This also puts added pressure and liability on to the veterinarian, because they are now responsible to formalize this very simple task. If a vet does not actually see the animal that they are prescribing the antibiotics for, they are then breaking the law. In addition, the VFD limits extra label use. “Extralabel use” (ELU) is defined in FDA’s regulations as actual or intended use of a drug in an animal in a manner that is not in accordance with the approved labeling. For example, feeding the animals a VFD for a duration of time that is different from the duration specified on the label, feeding a VFD formulated with a drug level that is different from what is specified on the label, or feeding a VFD to an animal species different than what is specified on the label would all be considered extralabel uses. Extralabel use of medicated feed, including medicated feed containing a VFD drug or a combination VFD drug, is not permitted” (FDA, 2015). In some ways, this ties a veterinarian’s hands because the minor species of animals have very few labeled products available to use.
This issue is not only of concern to the people who are feeding and selling the product; it will also raise many questions for the companies who manufacture the products. Companies like Zoetis, a drug company and Purina a feed manufacturing company, have to change their whole supply of products. Now that the producer cannot buy a product freely, these companies are limited in what they are able to produce. The VFD forces these companies to discontinue some of their products that were conveniently combining antibiotics with other types of feed.

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The impact of the VFD was first seen in common over the counter products sold in feed
stores. Medicated milk replacer was one of the first feed-grade antibiotic products to fall under the Veterinary Feed Directive. Typically, after the initial feedings, a dairy calf is placed on milk replacer, which is often medicated. When the new rules started, for any dairy farmer to put a calf on medicated milk replacer, he is now required to get a VFD from his veterinarian, fill it at a distributor who has registered that specific prescription with the FDA and ensured every qualification of the directive is met, then keep the records of that transaction for two years. Instead, most companies that manufacture milk replacer have changed their formulations to make it over the counter ready, without antibiotics.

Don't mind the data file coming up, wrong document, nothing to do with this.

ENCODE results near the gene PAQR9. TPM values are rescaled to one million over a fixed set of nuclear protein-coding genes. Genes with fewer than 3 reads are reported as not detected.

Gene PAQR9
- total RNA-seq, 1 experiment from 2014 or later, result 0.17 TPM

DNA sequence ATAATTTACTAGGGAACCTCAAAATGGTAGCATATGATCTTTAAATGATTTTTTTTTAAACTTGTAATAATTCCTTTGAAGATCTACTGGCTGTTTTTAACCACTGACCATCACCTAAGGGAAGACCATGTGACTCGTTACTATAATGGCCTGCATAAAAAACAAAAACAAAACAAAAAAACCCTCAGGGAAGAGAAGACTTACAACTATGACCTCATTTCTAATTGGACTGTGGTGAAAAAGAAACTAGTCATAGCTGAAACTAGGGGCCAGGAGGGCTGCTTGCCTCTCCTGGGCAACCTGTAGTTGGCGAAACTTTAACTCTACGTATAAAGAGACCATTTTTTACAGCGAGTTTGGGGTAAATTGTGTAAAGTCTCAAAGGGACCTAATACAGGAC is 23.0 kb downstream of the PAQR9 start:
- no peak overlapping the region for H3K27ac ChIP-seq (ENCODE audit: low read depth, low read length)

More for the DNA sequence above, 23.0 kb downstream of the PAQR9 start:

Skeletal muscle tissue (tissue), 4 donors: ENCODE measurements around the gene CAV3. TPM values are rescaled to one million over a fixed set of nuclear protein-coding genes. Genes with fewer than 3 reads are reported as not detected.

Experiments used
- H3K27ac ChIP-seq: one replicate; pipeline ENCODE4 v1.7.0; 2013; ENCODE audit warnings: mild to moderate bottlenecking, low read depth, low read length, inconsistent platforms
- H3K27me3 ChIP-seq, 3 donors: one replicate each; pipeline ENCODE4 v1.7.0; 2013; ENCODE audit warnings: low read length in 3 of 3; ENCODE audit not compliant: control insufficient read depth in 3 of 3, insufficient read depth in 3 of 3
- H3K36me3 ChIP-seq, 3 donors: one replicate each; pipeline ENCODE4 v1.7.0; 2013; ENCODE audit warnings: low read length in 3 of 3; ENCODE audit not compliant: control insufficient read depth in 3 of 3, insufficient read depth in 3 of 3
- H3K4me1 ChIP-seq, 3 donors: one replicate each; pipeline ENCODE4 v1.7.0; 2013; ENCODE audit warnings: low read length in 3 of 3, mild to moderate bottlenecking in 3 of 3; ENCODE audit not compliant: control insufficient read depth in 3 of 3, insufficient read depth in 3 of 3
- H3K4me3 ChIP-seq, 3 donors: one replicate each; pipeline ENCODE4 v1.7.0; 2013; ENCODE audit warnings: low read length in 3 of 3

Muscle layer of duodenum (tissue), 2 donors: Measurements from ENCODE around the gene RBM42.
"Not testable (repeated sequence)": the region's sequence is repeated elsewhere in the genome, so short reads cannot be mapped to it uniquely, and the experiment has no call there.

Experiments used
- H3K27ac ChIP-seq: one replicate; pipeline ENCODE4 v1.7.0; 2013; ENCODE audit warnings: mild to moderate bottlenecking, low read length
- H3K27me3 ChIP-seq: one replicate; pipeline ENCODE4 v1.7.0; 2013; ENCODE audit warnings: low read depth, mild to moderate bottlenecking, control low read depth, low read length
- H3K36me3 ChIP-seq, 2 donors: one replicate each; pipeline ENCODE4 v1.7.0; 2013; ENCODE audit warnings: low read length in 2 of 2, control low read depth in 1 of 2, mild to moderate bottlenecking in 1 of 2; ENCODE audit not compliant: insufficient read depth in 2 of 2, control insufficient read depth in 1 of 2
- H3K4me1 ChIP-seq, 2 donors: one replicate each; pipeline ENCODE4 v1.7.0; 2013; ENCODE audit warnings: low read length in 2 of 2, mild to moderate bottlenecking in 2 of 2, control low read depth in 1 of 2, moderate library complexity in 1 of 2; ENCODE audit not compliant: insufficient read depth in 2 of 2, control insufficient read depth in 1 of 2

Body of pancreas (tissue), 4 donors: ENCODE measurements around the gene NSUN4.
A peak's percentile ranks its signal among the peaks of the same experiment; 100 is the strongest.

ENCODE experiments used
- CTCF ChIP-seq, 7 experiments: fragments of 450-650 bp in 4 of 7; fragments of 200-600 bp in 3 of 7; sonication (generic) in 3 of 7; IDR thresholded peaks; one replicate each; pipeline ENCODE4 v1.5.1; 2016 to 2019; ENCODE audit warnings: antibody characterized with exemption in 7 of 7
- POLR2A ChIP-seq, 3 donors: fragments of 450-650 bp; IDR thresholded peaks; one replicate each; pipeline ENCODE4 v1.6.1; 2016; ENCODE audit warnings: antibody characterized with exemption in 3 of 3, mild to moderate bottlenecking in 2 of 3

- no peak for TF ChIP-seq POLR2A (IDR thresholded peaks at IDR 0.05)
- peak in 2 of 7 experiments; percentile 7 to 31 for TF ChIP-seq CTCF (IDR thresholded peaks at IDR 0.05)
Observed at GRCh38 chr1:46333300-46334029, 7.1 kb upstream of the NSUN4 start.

So, what happens when the dairy producer suddenly has a calf that requires medicated
milk replacer over a long holiday weekend? It certainly isn’t the same-day process of
walking into the local farm store and buying it off the shelf; the dairy farmer isn’t able to call distributors with last-minute requests under the new regulations.

One can see that the final ruling from the Veterinary Feed Directive is affecting everyone in the livestock industry and will continue to due so for years to come. While the VFD is not a new thing it has certainly made some changes to the way people are used to doing things. This regulation is all in attempt to meet the ongoing concern and fear that the public has towards the use of feeds containing antibiotics in livestock production. Even though this ruling has come with much discussion and debate, the end result was an implementation date of January 1, 2017 (Zoetis, 2016).

A little about me